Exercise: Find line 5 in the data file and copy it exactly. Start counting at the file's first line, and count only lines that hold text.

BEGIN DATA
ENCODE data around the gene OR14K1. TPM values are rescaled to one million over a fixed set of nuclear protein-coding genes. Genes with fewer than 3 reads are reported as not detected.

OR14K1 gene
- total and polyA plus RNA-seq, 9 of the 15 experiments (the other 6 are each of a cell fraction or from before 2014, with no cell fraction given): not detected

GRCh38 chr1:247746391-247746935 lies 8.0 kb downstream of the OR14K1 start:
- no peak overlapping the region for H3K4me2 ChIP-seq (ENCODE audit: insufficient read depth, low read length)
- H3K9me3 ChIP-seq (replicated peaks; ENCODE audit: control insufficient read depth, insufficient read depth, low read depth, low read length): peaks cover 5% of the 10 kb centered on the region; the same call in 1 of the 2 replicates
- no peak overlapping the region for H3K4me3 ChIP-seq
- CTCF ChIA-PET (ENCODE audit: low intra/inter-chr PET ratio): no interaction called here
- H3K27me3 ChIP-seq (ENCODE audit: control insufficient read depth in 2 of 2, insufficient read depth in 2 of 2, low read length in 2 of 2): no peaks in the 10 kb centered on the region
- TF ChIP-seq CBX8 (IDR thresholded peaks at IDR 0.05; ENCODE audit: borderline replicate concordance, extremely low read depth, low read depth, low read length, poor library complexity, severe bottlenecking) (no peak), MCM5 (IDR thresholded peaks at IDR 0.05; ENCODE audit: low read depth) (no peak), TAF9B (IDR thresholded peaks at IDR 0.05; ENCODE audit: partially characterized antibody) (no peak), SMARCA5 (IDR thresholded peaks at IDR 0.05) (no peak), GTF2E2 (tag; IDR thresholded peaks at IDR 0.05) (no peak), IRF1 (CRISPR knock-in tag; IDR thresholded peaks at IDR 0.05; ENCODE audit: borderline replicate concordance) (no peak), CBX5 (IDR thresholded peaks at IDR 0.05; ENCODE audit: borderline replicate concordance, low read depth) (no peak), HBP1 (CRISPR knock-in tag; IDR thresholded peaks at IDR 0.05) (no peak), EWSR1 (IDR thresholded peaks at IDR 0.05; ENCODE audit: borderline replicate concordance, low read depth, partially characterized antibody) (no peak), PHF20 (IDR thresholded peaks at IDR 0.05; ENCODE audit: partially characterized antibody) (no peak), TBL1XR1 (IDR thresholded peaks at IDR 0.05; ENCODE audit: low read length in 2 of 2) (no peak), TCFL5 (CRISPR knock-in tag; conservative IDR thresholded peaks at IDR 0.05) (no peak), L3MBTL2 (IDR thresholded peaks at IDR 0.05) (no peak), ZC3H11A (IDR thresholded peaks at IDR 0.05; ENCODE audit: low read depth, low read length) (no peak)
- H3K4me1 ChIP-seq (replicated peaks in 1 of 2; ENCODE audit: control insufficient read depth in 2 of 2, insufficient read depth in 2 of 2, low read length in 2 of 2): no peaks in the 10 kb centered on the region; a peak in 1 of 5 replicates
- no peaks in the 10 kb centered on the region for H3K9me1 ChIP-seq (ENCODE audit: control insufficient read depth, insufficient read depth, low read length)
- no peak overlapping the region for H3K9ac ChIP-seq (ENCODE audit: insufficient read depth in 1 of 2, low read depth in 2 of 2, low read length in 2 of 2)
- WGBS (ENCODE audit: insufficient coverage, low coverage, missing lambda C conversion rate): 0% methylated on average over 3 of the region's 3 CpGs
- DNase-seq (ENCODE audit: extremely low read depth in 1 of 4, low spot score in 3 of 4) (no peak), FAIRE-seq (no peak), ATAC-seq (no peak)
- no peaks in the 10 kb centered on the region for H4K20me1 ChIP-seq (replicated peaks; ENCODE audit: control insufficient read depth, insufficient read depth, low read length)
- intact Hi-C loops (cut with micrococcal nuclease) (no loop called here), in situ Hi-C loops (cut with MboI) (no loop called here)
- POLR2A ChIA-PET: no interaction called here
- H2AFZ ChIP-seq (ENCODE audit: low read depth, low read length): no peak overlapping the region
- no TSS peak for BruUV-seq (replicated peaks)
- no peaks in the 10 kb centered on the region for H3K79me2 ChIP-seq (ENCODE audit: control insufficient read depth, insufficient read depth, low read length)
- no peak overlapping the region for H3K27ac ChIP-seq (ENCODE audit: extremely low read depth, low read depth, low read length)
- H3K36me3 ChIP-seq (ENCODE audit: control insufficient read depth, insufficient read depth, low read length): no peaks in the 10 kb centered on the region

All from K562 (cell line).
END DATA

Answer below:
- no peak overlapping the region for H3K4me2 ChIP-seq (ENCODE audit: insufficient read depth, low read length)